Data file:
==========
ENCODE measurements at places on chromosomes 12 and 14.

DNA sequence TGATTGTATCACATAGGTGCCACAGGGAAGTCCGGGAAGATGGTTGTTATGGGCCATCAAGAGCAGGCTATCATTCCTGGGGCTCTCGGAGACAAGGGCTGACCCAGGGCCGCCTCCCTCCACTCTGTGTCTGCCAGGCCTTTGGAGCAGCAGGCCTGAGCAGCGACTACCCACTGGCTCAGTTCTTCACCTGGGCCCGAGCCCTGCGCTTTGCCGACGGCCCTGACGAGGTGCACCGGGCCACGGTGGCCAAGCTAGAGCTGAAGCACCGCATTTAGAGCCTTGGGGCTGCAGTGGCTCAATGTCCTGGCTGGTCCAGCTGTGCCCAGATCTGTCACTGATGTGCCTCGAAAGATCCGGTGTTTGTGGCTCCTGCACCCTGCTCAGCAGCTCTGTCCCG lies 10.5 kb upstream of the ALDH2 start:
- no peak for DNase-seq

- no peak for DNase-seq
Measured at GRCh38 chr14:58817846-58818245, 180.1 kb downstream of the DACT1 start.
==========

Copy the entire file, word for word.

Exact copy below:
ENCODE measurements at places on chromosomes 12 and 14.

DNA sequence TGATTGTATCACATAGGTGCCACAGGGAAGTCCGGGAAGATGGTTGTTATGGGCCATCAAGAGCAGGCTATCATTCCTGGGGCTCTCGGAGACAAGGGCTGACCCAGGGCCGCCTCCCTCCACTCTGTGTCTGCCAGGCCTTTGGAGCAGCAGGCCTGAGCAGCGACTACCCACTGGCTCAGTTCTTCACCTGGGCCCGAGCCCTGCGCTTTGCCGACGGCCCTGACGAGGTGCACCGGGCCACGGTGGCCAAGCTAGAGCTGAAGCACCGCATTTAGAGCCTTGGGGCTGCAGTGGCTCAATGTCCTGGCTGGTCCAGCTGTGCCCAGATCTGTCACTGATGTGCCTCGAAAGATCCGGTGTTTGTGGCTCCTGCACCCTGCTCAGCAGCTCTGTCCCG lies 10.5 kb upstream of the ALDH2 start:
- no peak for DNase-seq

- no peak for DNase-seq
Measured at GRCh38 chr14:58817846-58818245, 180.1 kb downstream of the DACT1 start.